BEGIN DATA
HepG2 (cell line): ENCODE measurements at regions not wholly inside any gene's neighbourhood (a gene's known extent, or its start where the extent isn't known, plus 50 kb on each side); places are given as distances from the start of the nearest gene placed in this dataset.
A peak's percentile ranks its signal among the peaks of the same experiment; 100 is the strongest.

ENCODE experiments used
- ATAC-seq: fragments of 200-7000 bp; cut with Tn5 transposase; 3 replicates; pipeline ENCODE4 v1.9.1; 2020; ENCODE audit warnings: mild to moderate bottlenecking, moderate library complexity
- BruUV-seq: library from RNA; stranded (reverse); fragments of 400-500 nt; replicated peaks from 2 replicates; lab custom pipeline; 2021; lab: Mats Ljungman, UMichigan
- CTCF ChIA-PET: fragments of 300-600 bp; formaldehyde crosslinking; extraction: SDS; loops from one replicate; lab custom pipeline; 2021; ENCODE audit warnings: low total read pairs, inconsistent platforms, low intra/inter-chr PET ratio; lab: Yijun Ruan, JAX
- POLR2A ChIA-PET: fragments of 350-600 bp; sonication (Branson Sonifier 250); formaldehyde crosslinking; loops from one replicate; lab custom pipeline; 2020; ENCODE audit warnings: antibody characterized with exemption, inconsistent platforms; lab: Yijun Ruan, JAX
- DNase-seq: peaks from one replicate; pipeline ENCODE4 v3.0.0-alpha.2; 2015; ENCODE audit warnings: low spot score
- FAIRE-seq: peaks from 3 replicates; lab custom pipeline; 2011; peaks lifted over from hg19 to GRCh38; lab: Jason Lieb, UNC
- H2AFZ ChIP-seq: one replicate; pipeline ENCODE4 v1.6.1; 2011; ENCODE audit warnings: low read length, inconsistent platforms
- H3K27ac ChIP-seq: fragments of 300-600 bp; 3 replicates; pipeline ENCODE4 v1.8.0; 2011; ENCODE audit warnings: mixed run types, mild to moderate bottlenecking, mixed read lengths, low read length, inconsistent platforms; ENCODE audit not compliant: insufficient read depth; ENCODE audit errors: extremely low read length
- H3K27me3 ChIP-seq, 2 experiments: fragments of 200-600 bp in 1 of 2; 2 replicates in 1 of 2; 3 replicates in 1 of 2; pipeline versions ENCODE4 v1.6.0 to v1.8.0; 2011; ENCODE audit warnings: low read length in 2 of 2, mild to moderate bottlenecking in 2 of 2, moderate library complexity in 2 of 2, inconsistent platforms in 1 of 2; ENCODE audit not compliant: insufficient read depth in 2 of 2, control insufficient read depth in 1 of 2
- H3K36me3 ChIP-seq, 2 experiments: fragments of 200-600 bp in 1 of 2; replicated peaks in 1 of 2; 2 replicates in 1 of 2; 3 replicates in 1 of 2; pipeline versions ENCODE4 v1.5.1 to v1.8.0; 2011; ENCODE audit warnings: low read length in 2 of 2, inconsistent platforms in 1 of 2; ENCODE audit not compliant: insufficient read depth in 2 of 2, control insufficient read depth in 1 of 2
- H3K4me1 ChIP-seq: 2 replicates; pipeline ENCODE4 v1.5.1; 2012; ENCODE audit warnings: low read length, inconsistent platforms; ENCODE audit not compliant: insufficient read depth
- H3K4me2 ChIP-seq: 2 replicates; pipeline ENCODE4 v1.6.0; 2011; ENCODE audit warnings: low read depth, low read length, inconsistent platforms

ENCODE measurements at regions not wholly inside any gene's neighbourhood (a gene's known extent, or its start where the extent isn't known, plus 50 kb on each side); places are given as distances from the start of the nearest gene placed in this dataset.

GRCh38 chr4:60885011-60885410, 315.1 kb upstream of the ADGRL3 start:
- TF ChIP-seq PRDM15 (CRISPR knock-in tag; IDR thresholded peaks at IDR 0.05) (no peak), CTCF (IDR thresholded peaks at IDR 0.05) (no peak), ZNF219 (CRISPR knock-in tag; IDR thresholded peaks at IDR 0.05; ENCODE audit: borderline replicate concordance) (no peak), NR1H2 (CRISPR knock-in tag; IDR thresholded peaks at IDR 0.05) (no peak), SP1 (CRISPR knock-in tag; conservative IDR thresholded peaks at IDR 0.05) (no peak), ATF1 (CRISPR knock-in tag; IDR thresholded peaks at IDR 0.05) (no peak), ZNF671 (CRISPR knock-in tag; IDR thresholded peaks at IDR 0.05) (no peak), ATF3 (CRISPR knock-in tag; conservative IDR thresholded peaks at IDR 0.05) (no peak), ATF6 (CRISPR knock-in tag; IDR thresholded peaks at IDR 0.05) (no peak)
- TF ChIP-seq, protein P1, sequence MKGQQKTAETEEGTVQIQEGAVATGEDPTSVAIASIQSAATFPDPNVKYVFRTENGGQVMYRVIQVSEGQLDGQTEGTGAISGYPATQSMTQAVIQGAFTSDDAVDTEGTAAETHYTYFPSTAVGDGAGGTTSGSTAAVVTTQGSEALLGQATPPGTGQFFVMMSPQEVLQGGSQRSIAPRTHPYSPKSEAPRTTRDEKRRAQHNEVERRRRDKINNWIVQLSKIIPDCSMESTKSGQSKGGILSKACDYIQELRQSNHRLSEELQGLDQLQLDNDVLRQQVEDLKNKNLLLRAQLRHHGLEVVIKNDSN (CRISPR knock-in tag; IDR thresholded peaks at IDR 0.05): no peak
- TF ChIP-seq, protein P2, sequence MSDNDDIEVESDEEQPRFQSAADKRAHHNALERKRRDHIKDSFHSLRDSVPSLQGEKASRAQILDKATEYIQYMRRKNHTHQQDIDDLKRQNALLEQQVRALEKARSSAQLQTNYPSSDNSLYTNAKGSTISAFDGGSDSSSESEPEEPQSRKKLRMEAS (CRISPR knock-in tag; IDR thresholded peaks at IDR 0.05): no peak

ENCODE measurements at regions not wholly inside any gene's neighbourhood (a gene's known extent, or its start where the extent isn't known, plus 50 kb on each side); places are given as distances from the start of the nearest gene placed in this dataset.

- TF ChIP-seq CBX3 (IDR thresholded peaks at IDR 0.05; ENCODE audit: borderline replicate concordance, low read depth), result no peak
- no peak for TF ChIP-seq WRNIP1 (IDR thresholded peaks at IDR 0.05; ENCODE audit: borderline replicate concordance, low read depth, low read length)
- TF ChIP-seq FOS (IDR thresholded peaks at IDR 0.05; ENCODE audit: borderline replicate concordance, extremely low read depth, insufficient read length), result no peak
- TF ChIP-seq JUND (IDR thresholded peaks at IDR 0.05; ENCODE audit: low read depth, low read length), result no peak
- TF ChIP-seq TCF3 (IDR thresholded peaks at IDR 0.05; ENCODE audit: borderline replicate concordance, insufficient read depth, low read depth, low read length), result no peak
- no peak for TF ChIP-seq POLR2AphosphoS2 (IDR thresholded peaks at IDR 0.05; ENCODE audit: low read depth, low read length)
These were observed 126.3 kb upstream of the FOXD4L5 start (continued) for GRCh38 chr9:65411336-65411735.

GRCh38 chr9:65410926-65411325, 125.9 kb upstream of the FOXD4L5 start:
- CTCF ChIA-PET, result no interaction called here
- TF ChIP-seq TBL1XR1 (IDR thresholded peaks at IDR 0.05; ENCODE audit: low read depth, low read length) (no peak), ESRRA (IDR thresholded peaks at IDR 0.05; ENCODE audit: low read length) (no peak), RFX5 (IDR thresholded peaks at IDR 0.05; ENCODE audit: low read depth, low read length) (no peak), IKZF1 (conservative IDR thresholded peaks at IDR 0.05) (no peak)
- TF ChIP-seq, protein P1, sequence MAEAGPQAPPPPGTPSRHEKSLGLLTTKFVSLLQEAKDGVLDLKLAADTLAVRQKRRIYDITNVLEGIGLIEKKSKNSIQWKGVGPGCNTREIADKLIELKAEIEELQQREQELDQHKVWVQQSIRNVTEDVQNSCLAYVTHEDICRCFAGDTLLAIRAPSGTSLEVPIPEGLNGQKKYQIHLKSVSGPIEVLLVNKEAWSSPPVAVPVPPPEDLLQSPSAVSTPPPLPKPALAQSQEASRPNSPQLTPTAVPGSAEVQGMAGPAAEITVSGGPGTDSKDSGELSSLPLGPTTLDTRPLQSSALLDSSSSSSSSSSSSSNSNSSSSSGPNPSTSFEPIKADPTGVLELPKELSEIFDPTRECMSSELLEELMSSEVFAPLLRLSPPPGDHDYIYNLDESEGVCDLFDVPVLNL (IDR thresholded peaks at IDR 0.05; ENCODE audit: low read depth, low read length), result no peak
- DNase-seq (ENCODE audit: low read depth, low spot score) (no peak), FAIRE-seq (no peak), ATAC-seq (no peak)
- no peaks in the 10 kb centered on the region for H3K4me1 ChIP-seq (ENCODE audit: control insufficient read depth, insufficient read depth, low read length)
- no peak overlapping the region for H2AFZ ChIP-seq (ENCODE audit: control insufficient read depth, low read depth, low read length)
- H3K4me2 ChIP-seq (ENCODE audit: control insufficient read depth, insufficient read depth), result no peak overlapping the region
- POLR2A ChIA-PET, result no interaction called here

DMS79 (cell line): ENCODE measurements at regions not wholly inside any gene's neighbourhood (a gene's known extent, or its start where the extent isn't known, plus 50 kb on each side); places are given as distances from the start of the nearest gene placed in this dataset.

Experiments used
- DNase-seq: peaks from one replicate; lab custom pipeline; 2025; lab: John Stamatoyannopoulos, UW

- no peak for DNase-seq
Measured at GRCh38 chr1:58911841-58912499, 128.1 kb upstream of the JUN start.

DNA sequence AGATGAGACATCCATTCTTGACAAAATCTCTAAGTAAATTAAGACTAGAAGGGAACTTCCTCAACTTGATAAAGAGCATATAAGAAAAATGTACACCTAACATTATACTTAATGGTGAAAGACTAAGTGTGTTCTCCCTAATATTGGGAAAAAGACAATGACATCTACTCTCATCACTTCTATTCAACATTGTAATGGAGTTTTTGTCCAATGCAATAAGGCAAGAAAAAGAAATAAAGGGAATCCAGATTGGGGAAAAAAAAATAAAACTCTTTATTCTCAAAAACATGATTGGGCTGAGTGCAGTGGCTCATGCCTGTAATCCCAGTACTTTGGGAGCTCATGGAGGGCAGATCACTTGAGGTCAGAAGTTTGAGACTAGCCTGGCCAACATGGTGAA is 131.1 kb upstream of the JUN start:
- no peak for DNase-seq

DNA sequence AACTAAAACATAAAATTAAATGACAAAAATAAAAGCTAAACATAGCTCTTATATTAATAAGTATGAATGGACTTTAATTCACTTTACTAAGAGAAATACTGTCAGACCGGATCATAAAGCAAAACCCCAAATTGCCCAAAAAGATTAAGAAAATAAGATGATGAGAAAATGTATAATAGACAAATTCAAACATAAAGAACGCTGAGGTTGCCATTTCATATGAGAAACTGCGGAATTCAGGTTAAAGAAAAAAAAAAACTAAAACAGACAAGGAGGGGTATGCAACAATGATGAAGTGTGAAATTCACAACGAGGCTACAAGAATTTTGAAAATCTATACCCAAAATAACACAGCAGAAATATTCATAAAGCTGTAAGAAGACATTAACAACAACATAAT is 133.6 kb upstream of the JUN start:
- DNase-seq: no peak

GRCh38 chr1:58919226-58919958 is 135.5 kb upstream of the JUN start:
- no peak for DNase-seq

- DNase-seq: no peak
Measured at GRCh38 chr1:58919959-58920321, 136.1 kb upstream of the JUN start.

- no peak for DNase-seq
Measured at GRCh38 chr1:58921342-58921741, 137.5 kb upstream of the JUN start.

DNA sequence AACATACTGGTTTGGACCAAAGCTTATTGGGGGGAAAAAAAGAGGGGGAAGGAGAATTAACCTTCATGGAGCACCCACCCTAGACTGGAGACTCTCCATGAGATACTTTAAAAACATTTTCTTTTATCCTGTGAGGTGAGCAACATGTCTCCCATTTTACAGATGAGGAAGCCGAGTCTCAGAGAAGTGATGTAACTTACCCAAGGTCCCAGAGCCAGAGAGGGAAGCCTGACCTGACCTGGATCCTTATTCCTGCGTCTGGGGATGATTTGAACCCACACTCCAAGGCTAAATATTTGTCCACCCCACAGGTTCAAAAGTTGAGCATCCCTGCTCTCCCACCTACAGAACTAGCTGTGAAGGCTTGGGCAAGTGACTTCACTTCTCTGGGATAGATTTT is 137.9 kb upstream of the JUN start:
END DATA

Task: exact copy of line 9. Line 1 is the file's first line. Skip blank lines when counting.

- FAIRE-seq: peaks from 3 replicates; lab custom pipeline; 2011; peaks lifted over from hg19 to GRCh38; lab: Jason Lieb, UNC